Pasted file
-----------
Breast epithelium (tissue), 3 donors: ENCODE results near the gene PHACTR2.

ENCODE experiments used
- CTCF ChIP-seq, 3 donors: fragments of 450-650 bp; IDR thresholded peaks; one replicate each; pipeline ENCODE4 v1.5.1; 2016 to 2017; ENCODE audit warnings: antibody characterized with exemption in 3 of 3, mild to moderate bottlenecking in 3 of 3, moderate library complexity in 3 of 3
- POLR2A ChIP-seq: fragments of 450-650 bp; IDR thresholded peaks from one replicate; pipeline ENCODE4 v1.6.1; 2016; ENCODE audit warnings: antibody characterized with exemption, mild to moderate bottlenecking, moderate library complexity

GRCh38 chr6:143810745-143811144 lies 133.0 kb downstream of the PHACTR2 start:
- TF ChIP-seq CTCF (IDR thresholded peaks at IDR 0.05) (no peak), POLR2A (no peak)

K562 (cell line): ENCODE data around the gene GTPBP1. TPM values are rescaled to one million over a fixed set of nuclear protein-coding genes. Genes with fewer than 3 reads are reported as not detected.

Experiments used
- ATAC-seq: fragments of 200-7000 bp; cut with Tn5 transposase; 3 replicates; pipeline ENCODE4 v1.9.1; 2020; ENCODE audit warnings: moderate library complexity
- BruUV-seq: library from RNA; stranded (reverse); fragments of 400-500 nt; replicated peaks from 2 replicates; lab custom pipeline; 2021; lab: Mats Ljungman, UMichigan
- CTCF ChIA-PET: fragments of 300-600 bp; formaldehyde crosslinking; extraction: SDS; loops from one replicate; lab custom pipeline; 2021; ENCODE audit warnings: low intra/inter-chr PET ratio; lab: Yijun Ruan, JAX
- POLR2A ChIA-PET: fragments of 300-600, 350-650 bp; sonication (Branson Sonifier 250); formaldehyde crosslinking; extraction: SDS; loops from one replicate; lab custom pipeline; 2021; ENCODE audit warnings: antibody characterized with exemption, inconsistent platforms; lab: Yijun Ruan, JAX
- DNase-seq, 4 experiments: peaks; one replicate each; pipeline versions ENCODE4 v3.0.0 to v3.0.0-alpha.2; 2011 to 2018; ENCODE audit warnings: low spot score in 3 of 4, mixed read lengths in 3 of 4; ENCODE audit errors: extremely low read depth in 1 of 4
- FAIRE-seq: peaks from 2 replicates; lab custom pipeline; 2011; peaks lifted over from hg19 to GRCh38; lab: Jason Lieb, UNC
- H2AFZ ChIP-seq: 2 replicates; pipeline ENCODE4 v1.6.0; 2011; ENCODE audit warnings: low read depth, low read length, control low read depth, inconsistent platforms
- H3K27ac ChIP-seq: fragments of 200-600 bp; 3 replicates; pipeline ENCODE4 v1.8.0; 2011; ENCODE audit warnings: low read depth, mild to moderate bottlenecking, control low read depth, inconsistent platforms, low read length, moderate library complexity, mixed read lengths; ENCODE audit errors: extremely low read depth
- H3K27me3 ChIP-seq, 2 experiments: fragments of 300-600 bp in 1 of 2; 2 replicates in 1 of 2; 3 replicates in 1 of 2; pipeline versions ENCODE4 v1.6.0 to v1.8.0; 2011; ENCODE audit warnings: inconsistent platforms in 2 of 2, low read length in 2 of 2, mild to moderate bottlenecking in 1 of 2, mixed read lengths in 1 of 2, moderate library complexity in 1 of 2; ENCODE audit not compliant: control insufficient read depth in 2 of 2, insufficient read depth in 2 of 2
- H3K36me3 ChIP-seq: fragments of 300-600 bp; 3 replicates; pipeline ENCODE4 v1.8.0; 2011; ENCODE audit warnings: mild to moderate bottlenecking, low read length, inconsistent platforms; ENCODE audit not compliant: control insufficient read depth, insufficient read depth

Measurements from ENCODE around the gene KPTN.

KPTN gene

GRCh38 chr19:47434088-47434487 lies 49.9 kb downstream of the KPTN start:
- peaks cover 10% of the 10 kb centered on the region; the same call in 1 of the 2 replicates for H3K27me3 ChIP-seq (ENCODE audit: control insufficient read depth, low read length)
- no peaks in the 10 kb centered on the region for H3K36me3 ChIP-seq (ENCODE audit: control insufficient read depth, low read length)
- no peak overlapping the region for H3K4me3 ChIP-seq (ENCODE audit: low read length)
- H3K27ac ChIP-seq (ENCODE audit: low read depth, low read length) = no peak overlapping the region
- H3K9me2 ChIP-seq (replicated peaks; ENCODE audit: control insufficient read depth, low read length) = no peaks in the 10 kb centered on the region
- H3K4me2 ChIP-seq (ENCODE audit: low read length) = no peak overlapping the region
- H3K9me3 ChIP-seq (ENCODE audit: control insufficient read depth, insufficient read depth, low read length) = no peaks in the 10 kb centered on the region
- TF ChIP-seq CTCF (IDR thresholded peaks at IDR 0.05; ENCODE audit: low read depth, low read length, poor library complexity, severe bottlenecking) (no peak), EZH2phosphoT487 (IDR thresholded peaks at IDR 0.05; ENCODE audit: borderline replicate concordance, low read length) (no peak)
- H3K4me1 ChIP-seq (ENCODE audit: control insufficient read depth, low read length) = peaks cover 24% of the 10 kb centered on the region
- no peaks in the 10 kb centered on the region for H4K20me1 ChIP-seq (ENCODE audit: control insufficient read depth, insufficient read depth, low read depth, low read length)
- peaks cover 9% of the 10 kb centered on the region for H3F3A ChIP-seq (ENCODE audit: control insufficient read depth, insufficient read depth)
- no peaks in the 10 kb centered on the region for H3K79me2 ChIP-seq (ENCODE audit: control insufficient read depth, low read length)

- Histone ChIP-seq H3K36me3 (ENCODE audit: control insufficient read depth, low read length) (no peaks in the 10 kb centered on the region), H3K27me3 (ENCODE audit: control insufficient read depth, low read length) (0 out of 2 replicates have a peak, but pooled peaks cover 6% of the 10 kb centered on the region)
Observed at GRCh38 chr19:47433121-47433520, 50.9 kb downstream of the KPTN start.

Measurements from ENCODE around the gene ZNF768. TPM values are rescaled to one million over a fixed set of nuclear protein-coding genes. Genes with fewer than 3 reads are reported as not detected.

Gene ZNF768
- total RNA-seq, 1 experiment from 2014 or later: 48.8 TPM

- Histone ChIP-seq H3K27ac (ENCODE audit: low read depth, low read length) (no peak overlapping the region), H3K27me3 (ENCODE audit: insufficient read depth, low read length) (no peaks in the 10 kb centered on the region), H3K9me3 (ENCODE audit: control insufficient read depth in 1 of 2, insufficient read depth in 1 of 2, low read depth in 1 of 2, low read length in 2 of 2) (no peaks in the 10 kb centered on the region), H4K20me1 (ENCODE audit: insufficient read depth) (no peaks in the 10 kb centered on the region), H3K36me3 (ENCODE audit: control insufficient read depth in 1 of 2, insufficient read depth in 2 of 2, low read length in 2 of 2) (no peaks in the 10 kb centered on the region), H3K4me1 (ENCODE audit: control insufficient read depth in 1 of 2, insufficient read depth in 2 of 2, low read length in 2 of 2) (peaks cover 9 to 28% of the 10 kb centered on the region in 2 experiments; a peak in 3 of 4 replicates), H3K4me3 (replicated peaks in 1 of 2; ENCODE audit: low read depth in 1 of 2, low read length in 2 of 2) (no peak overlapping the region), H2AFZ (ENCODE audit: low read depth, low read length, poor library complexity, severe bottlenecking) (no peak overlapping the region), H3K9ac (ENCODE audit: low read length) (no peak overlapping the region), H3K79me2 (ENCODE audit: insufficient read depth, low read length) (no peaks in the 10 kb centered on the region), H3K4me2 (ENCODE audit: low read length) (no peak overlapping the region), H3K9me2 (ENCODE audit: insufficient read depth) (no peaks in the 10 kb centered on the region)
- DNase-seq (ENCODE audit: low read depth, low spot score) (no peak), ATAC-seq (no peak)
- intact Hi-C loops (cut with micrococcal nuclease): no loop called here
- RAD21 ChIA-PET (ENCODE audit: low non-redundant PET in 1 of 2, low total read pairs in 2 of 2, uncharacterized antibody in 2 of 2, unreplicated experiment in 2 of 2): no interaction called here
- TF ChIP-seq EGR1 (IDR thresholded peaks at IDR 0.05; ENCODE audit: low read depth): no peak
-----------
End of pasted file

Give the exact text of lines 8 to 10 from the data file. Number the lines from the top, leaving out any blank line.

Experiments used
- ATAC-seq: fragments of 200-7000 bp; cut with Tn5 transposase; 3 replicates; pipeline ENCODE4 v1.9.1; 2020; ENCODE audit warnings: moderate library complexity
- BruUV-seq: library from RNA; stranded (reverse); fragments of 400-500 nt; replicated peaks from 2 replicates; lab custom pipeline; 2021; lab: Mats Ljungman, UMichigan